"Watson already knows some of it," she said, and caught herself a moment too late. "Mr. Watson, I mean." It was all too easy to fall into the casual habits of address that the gentlemen used with each other. At least she hadn't said "James."
If anything, her father's expression softened. "I'd have no problem with you showing him."
"That won't do," Helen said. "If we tell Mr. Watson, he won't keep it from Mr. Druitt. And I won't stand for the three of us knowing without telling Mr. Griffin and Mr. Tesla."
He shook his head. "It sounds to me as if your young gentlemen friends aren't very good at keeping secrets. And here you are implying you aren't either."
"I have kept this secret for ten years," Helen said, not bothering to hide how the words stung. She wasn't twelve years old anymore, not by a long shot. "Ever since you finally trusted me with it. I kept it tonight, even when one of your carnivorous squirrels was rampaging through the dining room--"
"You might have caught it this morning," Dr. Magnus said, but he did look a bit apologetic. "I didn't think they were such good cagebreakers. We're always learning something."
"You trusted me with your secrets, and I will keep them for the rest of my life," Helen said. "But not alone. These are my friends, and I would trust any of them with my life. And with my work. I'm asking you to trust my judgment."
"It means that much to you?"
"Whether you trust my decisions means a great deal."
"That's not what I meant."
"But that's the important thing, isn't it? If I'm ever to be more than your student -- if you mean for me to carry on your work someday -- you must at least have confidence in my ability to carry out my own work as I see fit. With whom I see fit."
After an uncomfortably long pause, he nodded. "All right. Show them whatever you want. I hope you're sure about this."
"As sure as I am of anything," Helen said.
Her father yawned. "If that's settled, I've got a few case notes to look over, and then I'm for my bed," he said.
"Oh, no," Helen said. "We're going to catch that squirrel of yours."
Dr. Magnus smiled a little, his head to one side. "Is that so?"
"It is. As the mistress of the house, I simply don't feel I can in good conscience go to bed and leave a carnivorous animal roaming free to menace the servants."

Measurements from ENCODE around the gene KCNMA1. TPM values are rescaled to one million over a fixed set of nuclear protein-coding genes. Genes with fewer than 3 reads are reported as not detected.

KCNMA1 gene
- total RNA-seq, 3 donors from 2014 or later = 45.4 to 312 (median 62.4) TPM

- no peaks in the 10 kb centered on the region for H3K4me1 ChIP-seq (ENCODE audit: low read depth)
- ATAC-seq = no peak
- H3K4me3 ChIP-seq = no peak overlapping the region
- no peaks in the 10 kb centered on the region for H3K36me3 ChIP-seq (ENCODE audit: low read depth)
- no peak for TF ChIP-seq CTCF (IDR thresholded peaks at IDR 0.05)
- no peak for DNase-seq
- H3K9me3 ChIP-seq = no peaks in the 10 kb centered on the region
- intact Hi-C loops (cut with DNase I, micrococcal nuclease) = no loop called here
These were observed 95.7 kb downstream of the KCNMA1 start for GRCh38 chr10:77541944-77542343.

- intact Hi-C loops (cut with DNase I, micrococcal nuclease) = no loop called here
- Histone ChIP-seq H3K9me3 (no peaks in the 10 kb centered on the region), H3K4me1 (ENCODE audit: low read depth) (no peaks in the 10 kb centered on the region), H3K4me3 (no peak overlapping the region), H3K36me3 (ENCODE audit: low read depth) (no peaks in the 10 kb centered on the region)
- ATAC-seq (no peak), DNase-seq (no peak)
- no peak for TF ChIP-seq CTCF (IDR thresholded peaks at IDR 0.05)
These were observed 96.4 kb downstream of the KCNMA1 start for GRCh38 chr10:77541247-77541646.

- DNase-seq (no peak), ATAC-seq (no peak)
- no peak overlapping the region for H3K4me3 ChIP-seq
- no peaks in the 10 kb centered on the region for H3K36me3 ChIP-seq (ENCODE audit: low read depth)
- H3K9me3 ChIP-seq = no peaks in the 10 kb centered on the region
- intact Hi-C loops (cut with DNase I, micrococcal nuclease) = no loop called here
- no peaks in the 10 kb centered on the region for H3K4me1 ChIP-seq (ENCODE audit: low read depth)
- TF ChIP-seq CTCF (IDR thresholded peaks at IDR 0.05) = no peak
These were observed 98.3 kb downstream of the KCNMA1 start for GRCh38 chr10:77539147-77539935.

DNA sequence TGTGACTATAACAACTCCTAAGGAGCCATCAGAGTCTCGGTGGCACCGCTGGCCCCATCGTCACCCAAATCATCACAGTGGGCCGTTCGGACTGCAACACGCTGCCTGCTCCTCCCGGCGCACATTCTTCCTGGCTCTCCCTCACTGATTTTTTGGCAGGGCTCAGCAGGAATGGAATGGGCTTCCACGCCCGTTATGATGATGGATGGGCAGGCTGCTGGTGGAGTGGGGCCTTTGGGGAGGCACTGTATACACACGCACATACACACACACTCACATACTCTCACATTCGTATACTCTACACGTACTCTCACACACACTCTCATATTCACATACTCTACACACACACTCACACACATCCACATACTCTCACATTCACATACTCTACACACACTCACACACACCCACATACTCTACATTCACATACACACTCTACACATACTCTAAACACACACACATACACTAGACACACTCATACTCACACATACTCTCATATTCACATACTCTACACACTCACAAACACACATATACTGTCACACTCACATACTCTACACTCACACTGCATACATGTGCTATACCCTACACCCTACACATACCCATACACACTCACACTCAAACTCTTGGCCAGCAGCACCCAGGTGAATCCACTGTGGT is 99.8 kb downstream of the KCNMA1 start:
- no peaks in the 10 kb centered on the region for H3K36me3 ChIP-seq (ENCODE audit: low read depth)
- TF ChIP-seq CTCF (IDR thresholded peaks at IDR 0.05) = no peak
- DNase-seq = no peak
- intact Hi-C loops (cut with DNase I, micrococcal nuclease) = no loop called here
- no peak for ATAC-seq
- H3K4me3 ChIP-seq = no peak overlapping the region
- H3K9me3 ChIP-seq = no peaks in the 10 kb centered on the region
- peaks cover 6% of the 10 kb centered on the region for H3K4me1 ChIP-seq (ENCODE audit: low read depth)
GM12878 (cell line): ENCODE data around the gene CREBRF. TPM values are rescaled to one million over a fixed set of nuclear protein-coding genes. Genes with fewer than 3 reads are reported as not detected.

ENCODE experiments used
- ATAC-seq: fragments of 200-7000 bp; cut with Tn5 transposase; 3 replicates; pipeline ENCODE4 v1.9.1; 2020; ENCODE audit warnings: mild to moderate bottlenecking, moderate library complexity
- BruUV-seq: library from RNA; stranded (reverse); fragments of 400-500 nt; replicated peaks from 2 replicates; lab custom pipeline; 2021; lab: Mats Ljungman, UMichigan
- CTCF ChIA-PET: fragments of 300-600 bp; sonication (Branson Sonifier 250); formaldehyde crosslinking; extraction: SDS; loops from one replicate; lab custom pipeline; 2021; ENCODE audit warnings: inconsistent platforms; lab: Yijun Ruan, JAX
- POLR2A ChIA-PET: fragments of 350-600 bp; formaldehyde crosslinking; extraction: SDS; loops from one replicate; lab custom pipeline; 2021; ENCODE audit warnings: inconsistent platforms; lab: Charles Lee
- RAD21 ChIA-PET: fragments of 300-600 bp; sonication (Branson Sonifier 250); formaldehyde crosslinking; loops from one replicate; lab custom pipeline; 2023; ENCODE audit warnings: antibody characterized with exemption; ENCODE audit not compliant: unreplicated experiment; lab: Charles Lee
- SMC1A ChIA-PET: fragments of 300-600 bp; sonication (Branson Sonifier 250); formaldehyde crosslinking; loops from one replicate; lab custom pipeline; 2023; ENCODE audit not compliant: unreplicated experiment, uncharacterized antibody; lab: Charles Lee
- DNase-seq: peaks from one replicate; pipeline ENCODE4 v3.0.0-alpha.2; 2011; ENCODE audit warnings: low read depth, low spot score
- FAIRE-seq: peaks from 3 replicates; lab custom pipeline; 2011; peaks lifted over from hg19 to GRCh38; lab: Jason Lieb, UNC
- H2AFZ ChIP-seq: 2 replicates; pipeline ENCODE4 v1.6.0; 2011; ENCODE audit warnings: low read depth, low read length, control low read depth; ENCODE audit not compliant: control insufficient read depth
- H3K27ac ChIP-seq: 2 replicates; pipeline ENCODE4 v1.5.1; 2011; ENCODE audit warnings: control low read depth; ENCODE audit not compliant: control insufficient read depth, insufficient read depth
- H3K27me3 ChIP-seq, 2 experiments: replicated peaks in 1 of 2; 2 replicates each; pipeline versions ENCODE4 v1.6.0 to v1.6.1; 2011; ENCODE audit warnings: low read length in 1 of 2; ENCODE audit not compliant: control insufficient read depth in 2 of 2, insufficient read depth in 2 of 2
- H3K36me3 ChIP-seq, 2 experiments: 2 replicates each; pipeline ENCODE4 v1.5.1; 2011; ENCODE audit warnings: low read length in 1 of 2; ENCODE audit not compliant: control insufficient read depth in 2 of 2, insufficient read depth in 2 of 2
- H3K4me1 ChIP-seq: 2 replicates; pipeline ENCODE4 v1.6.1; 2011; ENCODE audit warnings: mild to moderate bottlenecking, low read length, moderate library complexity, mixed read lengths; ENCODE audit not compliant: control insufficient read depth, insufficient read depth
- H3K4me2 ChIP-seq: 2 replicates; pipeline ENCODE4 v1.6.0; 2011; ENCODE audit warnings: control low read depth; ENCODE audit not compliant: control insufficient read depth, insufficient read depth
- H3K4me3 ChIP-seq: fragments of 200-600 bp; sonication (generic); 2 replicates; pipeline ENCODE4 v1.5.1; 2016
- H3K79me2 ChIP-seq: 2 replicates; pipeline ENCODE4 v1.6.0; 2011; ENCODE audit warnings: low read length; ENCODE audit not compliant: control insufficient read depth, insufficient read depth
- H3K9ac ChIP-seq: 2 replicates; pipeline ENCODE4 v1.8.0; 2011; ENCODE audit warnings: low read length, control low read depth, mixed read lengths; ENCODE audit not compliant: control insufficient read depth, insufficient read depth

"They don't attack humans," he said. "But, as the mistress of the house, I suppose it's up to you to decide."
Helen smiled. "So let's catch the creature," she said, and went to find the gauntlets again.
AS WITH THE COMMANDER OF AN ARMY, or the leader of any enterprise, so is it with the mistress of a house.
Helen kept her copy of Mrs. Beeton, although she rarely took it down after the 1890s, and took it with her when she founded the Old City Sanctuary, largely for its entertainment value. Household manuals of the modern era tended toward recipes for thrifty casseroles and for making clever centerpieces out of colored paper, and didn't contain chapters like "General Observations On Quadrupeds," with its attempt to sum up Linnaen taxonomy for any mistress of the household desperately in need of knowing that the short-horn cow was a member of the class Mammalia within the Animal Kingdom.
She ran across it one afternoon while looking for something entirely different, and flipped through its pages with a certain nostalgia. She couldn't easily remember being young enough to look for answers to running a household in the pages of a book like this, but she must have been, and it hadn't been such a bad guide as all that. If nothing else, its message to young women who found themselves suddenly managing a household after having spent their entire lives to that point being ordered about by parents and governesses and schoolmistresses seemed to boil down to: you're in charge, so act like it. She had certainly been given worse advice.
She did shake her head at "The modest virgin, the prudent wife, and the careful matron"; she felt that at this point, given the choice, she would go for "blustering heroine," assuming that "virago philosopher" wasn't an option.
Kate stuck her head in the door, looking rather harried. "That thing we brought in last night -- the one with all the tentacles? It's loose. The Big Guy chased it into Henry's lab, but it went under a cabinet, and I think it's eating something under there."
"I'll get the stun gun," Helen said. "Go and see if you can find a tin of anchovies in the kitchen. It likes those."
"Will do," Kate said, and Helen put the book away and went to do what she could to restore domestic tranquility again.